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Black is building a complex mythology; now is a great time to tune in.

THE CRUEL PRINCE

From the Folk of the Air series , Vol. 1

Black is back with another dark tale of Faerie, this one set in Faerie and launching a new trilogy.

Jude—broken, rebuilt, fueled by anger and a sense of powerlessness—has never recovered from watching her adoptive Faerie father murder her parents. Human Jude (whose brown hair curls and whose skin color is never described) both hates and loves Madoc, whose murderous nature is true to his Faerie self and who in his way loves her. Brought up among the Gentry, Jude has never felt at ease, but after a decade, Faerie has become her home despite the constant peril. Black’s latest looks at nature and nurture and spins a tale of court intrigue, bloodshed, and a truly messed-up relationship that might be the saving of Jude and the titular prince, who, like Jude, has been shaped by the cruelties of others. Fierce and observant Jude is utterly unaware of the currents that swirl around her. She fights, plots, even murders enemies, but she must also navigate her relationship with her complex family (human, Faerie, and mixed). This is a heady blend of Faerie lore, high fantasy, and high school drama, dripping with description that brings the dangerous but tempting world of Faerie to life.

Black is building a complex mythology; now is a great time to tune in. (Fantasy. 14-adult)

Pub Date: Jan. 2, 2018

ISBN: 978-0-316-31027-7

Page Count: 384

Publisher: Little, Brown

Review Posted Online: Sept. 26, 2017

Kirkus Reviews Issue: Oct. 15, 2017

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Sure to please fans of the author and of the vampire-romance genre.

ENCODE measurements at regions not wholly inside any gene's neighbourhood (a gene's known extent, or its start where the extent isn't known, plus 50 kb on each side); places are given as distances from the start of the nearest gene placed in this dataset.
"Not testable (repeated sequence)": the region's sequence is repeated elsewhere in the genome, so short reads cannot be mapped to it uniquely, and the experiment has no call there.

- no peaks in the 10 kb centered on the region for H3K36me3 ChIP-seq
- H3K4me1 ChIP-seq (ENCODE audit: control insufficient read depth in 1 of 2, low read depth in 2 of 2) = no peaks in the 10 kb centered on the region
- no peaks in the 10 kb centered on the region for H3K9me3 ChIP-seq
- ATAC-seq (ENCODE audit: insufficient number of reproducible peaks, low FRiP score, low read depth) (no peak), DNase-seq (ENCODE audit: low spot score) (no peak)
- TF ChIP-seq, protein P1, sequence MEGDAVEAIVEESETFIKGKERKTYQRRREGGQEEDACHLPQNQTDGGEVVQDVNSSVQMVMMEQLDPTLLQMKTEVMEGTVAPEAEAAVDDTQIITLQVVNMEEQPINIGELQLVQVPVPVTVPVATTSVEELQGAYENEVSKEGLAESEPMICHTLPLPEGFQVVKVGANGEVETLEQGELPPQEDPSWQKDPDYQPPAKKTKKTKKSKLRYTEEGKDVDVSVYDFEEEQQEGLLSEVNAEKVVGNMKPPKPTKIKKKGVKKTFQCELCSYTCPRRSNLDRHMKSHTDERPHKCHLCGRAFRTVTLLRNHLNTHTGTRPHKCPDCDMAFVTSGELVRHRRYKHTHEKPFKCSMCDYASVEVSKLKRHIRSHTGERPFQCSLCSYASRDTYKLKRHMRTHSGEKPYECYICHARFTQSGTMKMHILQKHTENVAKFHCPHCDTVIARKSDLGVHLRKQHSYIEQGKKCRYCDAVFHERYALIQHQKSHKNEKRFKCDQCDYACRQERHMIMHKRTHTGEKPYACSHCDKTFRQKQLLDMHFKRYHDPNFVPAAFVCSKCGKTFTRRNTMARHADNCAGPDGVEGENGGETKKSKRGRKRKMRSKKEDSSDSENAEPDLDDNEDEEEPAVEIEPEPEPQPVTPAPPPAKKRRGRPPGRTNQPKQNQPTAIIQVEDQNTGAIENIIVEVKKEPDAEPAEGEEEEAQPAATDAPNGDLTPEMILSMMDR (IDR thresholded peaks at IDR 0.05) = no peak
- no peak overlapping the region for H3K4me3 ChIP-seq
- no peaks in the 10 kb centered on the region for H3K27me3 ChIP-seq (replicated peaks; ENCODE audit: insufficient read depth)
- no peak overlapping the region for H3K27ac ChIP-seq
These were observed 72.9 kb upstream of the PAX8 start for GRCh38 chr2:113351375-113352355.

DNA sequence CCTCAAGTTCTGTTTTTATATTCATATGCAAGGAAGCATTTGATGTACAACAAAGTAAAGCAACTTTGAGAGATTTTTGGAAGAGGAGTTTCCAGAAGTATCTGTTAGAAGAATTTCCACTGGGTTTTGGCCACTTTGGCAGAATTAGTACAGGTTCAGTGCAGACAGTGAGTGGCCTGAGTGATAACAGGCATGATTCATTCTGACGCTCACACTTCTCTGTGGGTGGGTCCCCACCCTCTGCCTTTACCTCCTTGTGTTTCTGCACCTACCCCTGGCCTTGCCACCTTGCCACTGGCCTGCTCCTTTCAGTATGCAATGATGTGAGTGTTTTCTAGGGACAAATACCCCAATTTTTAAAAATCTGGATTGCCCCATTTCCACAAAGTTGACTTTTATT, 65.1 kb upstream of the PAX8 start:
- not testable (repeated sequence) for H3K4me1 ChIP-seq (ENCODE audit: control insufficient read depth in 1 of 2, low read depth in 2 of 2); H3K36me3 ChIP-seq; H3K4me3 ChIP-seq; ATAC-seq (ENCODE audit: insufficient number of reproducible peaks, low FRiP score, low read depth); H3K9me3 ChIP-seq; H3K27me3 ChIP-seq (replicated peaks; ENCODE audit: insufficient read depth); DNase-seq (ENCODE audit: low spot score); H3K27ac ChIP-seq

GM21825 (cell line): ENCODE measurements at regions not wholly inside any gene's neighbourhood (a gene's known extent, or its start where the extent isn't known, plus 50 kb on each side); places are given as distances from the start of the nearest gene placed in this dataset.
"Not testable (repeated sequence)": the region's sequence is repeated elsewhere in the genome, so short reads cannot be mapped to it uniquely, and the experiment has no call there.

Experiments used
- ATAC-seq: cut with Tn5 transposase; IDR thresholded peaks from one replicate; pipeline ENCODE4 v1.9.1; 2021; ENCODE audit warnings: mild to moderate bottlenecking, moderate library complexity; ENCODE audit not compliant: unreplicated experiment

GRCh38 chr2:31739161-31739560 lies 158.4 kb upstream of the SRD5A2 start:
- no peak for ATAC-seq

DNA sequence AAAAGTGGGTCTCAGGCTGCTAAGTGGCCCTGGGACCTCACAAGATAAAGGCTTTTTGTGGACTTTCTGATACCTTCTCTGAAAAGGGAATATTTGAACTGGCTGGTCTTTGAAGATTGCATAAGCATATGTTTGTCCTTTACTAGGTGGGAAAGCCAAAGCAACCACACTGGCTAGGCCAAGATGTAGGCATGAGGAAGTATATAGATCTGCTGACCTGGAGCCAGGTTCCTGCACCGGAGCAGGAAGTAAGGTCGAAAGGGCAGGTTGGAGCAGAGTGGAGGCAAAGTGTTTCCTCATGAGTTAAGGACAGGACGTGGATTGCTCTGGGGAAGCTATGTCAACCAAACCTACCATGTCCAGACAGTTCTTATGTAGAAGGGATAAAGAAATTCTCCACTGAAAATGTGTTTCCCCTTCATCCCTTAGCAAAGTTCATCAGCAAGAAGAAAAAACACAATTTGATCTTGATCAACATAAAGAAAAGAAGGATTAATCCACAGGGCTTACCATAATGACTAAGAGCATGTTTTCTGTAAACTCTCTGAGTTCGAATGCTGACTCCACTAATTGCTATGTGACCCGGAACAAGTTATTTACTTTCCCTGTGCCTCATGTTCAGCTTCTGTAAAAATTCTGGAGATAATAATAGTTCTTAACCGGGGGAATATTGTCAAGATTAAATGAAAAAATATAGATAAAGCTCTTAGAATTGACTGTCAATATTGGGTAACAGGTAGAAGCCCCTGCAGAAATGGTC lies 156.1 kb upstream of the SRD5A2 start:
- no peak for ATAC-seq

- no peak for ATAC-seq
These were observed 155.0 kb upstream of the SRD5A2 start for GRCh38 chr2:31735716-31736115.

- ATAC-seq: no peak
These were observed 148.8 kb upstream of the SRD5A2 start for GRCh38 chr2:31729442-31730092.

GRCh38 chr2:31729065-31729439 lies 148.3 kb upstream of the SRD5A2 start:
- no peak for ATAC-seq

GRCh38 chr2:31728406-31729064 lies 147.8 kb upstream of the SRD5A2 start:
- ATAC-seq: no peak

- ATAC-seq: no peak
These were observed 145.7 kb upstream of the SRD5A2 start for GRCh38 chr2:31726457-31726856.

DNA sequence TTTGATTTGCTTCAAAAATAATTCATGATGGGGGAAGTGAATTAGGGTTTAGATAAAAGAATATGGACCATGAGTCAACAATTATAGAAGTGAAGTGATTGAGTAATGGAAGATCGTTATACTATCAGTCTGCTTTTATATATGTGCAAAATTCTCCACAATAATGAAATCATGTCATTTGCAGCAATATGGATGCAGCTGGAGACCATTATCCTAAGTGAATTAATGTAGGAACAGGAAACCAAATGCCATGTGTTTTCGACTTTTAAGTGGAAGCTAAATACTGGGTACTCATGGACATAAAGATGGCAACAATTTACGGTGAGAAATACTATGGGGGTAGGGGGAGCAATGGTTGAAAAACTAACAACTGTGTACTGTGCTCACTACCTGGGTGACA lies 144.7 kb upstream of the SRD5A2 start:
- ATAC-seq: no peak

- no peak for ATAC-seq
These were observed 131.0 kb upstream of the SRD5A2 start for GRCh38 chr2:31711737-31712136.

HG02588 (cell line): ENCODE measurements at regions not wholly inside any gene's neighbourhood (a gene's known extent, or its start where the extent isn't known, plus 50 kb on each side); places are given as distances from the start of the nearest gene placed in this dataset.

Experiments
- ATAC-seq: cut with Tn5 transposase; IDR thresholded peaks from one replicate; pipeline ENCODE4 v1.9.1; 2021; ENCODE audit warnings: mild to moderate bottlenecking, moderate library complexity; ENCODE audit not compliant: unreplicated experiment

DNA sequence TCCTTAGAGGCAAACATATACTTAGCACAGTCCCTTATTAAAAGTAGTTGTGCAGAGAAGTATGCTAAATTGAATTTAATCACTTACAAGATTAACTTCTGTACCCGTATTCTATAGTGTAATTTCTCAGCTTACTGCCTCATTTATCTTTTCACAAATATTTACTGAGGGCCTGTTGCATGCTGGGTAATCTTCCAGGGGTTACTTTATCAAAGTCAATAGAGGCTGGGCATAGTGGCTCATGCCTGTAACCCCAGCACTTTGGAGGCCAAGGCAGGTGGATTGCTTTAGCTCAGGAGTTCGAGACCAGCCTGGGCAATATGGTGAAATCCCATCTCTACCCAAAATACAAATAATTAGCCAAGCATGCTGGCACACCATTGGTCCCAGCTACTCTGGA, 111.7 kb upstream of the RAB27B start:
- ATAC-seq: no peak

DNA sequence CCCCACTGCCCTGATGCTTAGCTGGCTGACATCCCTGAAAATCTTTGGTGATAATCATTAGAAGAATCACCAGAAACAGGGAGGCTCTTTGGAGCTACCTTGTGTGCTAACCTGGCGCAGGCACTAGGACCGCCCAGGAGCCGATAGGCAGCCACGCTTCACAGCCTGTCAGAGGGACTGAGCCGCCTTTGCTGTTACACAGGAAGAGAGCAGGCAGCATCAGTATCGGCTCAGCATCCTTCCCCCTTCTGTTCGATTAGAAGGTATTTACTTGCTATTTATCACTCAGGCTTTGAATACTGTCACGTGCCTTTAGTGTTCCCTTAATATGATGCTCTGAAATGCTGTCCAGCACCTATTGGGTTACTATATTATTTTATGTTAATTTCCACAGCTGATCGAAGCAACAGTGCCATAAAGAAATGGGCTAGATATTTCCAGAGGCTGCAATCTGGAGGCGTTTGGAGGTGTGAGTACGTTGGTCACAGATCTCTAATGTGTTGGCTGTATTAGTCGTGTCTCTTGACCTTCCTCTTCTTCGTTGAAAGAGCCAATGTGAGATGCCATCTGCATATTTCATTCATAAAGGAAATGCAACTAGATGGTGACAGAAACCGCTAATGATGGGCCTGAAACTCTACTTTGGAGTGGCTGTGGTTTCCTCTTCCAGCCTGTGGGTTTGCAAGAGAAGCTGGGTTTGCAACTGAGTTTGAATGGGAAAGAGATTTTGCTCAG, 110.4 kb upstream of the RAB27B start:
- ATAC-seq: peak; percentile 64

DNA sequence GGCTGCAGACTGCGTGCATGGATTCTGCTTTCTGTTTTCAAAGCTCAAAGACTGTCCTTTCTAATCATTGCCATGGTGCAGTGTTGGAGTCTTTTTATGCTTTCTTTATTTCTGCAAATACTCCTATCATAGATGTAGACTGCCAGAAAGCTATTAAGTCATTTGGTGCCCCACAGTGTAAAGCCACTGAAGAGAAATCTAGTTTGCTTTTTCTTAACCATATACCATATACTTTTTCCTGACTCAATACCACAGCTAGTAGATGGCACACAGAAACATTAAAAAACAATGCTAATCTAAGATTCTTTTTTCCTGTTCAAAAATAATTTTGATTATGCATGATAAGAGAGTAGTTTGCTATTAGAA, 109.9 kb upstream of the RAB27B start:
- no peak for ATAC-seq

THE BEAUTIFUL

From the Beautiful series , Vol. 1

Forbidden love is tested by suspicion and murder in this latest addition to YA vampire lore.

Celine Rousseau, a French and Asian (mother’s exact origins unknown) seamstress, sails from Europe to America in hopes of leaving her shadowy past behind. En route, she bonds with Pippa, a white English émigrée, and both girls find refuge in an Ursuline convent. Celine’s talent as a couturier leads to a commission from Odette, a beautiful member of the opulent-yet-mysterious Cour des Lions, where students of the occult practice their craft unmolested. Before long, Celine is swept up in a world of mystical forces centering around Sébastien Saint Germain, an enigmatic aristocrat to whom she is irresistibly attracted. When a fellow convent member is found murdered, Celine suspects all her acquaintances, including Sébastien. The novel, wading into the waters of forbidden romance between teenage girl and hunky immortal vampire previously navigated by Buffy Summers and Bella Swan, feels less magical than it should despite the lush Victorian-era New Orleans setting. At times the mounting attraction between Bastien and Celine is told rather than shown, which makes the central relationship feel forced rather than organic and passion filled. Ahdieh (Smoke in the Sun, 2018, etc.) brings New Orleans vibrantly to life, particularly when exploring the complicated racial and gender restrictions of high society through main and supporting characters of mixed-race origin.

Sure to please fans of the author and of the vampire-romance genre. (Fantasy. 12-adult)

Pub Date: Oct. 8, 2019

ISBN: 978-1-5247-3817-4

Page Count: 448

Publisher: Putnam

Review Posted Online: July 24, 2019

Kirkus Reviews Issue: Aug. 15, 2019